I don’t think this is a controversial thing to say: yes, the far right is a problem in Ukraine, but it doesn’t in any way justify the actions of the Russian president, Vladimir Putin, as he threatens Ukraine with military intervention.
The best known, though not best understood, name on Ukraine’s far right — the Azov movement, the subject of my latest book — is being more frequently dropped online by people who want to give Putin a free pass to do what he wants in Ukraine.
The basics: Ukraine’s far right, particularly the Azov movement, has long been able to operate with a degree of impunity and openness that makes it the envy of its international peers. The movement grew out of the Azov Regiment (originally a Battalion), formed in the chaos of war in early 2014 by a ragtag group of far-right thugs, football hooligans and international hangers-on — including dozens of Russian citizens — becoming an official unit of Ukraine’s National Guard.
With estimates of membership as high as 10,000 members — thankfully nothing near the numbers of fascist parties of the 1930s, with whom it shares more ideological affinity than it will publicly admit — the Azov movement has been able to take advantage of a general “patriotic” turn in Ukrainian mainstream discourse since Russian aggression began in 2014. The movement’s leaders have been adept at playing up their own status as veterans, insulating themselves from criticism as mere “patriots” who voluntarily took up arms in the earliest days of the war when Ukraine’s military was a shambles. Still, they’re not invincible; Azov’s alleged longtime patron, the former interior minister Arsen Avakov, left office in July 2021. Since then at least some of the impunity the movement had enjoyed has appeared to fall by the wayside.
What even makes up the Azov movement can depend on who you ask. In 2019 the movement’s former international spokesperson publicly described the Azov Regiment as the “military wing” of the Azov movement. These days the regiment and its defenders act like it’s a totally unrelated entity, but one that still openly recruits at movement events; witness the Azov movement leader Andriy Biletsky, the regiment’s first commander, at its cultlike yearly honouring of its fallen.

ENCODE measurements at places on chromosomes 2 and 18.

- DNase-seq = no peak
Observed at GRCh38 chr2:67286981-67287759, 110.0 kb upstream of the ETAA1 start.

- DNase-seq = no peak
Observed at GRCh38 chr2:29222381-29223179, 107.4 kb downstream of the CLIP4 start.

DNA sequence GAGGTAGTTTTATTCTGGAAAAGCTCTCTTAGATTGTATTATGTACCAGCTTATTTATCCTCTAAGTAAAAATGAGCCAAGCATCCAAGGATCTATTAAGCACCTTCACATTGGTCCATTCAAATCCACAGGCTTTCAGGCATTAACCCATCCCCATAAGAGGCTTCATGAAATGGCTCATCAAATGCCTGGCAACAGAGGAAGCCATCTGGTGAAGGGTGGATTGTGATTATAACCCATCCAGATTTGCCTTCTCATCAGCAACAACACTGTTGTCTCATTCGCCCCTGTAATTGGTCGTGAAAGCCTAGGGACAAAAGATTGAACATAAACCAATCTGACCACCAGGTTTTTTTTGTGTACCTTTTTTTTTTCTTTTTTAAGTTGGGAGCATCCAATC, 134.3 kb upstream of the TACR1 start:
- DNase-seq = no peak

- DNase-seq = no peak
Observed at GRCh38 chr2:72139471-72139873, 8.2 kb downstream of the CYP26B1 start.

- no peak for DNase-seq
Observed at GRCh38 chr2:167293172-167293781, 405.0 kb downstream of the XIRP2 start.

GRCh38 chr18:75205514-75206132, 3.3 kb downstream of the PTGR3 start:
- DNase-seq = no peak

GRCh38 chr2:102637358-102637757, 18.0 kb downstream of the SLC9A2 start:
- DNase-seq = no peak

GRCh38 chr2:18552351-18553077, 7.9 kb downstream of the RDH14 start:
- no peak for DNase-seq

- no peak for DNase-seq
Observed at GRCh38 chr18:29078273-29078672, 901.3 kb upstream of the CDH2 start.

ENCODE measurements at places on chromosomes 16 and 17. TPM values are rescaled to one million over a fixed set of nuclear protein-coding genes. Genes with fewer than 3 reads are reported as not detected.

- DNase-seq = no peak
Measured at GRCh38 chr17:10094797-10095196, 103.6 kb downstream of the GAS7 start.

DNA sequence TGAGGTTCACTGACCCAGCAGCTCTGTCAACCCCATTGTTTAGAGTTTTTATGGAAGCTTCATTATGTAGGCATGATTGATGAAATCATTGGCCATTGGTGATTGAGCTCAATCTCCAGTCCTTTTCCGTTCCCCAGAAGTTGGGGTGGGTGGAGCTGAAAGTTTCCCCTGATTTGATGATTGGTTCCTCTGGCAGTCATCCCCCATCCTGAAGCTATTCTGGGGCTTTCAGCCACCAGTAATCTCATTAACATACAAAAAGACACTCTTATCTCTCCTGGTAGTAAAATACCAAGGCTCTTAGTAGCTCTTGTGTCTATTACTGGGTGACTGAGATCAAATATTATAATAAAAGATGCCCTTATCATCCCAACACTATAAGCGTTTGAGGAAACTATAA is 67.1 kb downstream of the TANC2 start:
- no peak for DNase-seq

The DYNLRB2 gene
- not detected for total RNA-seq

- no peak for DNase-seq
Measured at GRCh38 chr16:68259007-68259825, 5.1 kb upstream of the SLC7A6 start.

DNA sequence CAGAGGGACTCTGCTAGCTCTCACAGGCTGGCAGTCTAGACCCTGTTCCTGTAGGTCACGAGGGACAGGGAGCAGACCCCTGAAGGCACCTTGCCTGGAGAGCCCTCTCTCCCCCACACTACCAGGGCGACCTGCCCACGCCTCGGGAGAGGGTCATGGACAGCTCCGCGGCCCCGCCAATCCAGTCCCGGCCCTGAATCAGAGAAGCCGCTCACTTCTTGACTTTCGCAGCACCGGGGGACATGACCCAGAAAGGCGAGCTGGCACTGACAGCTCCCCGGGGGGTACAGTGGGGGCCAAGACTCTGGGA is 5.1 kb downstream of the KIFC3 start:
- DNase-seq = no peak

The movement’s most public face is the National Corps political party, which won barely 2 per cent of the vote in a coalition with other far-right parties in parliamentary elections in 2019. It’s more a brand than a party, a polished PR-focused outfit that isn’t above coyly referencing the so-called “14 words”, a white supremacist slogan. From Centuria, the black-clad paramilitary that’s been part of the movement’s civil defence training sessions, to youth camps, book clubs and sports classes, the Azov movement tries to be a one-stop shop for all things far right. There’s also a bevy of loosely affiliated but more extreme subgroups under its umbrella as well, including open neo-Nazis who praise and promote violence.
The Azov movement has used the current crisis to try and make itself appear more mainstream, hosting public civil defence training sessions and positioning itself as the force that can best protect Ukraine from its enemies, particularly in the case of a full-scale invasion.